A Pakistani court on Wednesday sentenced the head of an Islamist militant group blamed for a series of attacks in Mumbai more than a decade ago to five and a half years in jail.
A court in Lahore gave Hafiz Saeed two terms of five and a half years for two cases of terror financing.
The sentences will run concurrently, government prosecutor Abdul Rauf Watto told DPA.
India and the United States have long demanded that Saeed is behind bars.
In 2012, Washington announced a bounty of 10 million dollars for information leading to his capture.
Saeed, the founder of Lashkar-e-Taiba (LeT) and head of its charity wing Jamaat-ud-Dawa (JuD), had been arrested several times in the past and subsequently released due to lack of evidence.
He was arrested again last July and put on trial over allegations of financing terrorism from the funds collected through non-profit organisations and trusts associated with the JuD.
U.S President, Donald Trump hailed Saeed’s arrest in 2019, writing on Twitter:
“After a ten-year search, the so-called ‘mastermind’ of the Mumbai Terror attacks has been arrested in Pakistan.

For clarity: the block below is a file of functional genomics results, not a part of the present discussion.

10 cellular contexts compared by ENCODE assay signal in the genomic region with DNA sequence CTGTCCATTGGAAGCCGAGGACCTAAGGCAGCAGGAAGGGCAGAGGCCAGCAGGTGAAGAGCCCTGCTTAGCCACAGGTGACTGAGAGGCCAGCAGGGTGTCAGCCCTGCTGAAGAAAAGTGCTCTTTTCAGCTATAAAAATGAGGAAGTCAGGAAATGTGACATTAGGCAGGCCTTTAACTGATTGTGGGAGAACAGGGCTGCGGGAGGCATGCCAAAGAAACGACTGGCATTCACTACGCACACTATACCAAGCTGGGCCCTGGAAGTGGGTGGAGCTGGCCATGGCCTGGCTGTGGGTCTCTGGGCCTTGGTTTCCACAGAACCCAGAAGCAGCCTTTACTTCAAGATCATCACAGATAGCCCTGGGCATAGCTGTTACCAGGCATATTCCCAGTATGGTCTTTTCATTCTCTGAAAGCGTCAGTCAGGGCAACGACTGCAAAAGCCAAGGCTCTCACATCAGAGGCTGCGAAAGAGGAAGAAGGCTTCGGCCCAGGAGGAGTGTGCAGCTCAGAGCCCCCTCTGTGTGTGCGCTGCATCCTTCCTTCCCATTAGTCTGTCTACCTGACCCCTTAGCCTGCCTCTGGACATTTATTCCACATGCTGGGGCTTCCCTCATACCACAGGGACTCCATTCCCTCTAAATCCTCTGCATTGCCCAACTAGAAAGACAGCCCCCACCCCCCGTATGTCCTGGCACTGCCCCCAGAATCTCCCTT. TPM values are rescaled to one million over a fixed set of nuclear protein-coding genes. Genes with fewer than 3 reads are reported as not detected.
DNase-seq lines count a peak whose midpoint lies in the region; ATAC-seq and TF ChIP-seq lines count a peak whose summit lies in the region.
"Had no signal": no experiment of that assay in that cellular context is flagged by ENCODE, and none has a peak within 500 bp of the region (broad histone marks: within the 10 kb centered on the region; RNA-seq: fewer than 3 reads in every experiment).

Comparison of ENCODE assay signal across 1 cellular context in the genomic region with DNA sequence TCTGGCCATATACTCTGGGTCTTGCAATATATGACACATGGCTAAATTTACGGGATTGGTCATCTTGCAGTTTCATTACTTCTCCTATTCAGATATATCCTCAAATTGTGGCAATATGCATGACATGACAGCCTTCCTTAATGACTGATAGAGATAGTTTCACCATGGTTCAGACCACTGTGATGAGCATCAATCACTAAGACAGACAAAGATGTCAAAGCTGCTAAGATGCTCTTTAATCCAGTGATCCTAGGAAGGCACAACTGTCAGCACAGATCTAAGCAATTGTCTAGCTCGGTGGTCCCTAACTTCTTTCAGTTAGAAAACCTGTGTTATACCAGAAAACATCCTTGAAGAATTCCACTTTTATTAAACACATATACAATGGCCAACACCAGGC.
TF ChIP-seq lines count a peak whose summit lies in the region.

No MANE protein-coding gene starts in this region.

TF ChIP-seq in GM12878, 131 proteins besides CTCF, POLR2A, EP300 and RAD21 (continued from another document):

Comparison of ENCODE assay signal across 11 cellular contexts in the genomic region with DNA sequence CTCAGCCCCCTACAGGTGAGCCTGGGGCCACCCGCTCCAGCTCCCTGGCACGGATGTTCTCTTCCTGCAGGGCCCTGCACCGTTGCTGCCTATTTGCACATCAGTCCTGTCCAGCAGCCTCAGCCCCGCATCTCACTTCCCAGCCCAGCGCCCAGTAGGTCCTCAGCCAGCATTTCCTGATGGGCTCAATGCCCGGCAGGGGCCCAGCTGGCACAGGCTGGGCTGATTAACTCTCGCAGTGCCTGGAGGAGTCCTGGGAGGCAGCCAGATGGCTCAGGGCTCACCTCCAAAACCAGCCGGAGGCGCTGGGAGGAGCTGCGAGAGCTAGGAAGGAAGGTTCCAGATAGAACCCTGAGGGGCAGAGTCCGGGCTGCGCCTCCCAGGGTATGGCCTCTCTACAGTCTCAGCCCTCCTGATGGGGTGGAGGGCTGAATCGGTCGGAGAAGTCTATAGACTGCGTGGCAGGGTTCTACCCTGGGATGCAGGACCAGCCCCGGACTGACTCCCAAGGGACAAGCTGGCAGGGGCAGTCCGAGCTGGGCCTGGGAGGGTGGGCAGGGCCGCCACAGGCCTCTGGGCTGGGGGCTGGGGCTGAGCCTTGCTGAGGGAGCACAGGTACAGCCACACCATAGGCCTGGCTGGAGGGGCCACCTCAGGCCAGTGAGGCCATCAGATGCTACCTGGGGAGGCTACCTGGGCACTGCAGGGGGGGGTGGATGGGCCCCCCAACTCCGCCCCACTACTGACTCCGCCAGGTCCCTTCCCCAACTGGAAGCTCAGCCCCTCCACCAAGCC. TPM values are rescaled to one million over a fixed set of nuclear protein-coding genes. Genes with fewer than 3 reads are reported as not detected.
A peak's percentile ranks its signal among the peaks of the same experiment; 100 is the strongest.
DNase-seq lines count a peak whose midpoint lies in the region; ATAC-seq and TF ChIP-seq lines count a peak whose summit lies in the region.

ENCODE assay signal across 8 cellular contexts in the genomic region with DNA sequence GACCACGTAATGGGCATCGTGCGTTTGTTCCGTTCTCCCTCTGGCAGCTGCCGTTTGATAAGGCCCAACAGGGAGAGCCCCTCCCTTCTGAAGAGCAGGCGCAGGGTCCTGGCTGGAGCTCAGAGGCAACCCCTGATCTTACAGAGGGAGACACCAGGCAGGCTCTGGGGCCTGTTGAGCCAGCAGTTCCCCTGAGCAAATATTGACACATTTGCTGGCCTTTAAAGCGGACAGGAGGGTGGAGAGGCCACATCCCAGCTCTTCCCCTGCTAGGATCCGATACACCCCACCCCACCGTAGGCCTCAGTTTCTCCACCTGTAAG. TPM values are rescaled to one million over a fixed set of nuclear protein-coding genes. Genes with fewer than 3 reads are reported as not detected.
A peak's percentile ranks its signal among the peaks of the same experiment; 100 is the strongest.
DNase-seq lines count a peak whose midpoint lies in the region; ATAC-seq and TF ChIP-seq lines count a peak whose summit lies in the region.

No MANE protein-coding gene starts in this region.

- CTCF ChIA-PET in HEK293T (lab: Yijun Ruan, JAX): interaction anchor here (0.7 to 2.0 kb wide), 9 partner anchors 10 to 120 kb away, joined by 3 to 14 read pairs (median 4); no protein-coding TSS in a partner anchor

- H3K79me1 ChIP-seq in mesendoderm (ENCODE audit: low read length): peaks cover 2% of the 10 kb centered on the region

Great pressure has been exerted over the last two years to find him.
Saeed is considered the mastermind of the 2008 Mumbai terrorist attacks.
The attack in which fighters with his LeT killed more than 160 people in a gun and grenade assault that lasted for three days in the Indian financial hub.
Six U.S citizens were among the dead.
Wednesday’s sentencing was unrelated to that attack.
Saeed has the right to appeal the decision to a higher court, Wattoo said.
The decision came just days ahead of the meeting of the Financial Action Task Force.
The global body is scheduled to decide the fate of the country next week in Paris after an evaluation of steps taken to curb terror financing.
Pakistan was placed on a grey list in 2018.
The U.S and some of its European allies Britain, Germany and France had sought to put Pakistan on the black list, arguing it has not done enough to control the flow of money to terrorist groups.
Inclusion on the black list would mean difficulties for Pakistani citizens and companies trying to conduct financial transactions, a situation that might further hurt the country’s economy.
The U.S move was aimed at forcing Pakistan to take decisive action against Islamist militants linked with the Afghan Taliban and those behind the Mumbai attacks.
The LeT is alleged to be one of several jihadist groups, who are fighting Indian troops in the disputed region of Kashmir.
There are allegations that the group is supported by the Pakistani security establishment.
– Feb. 12, 2020 @ 18:40 GMT |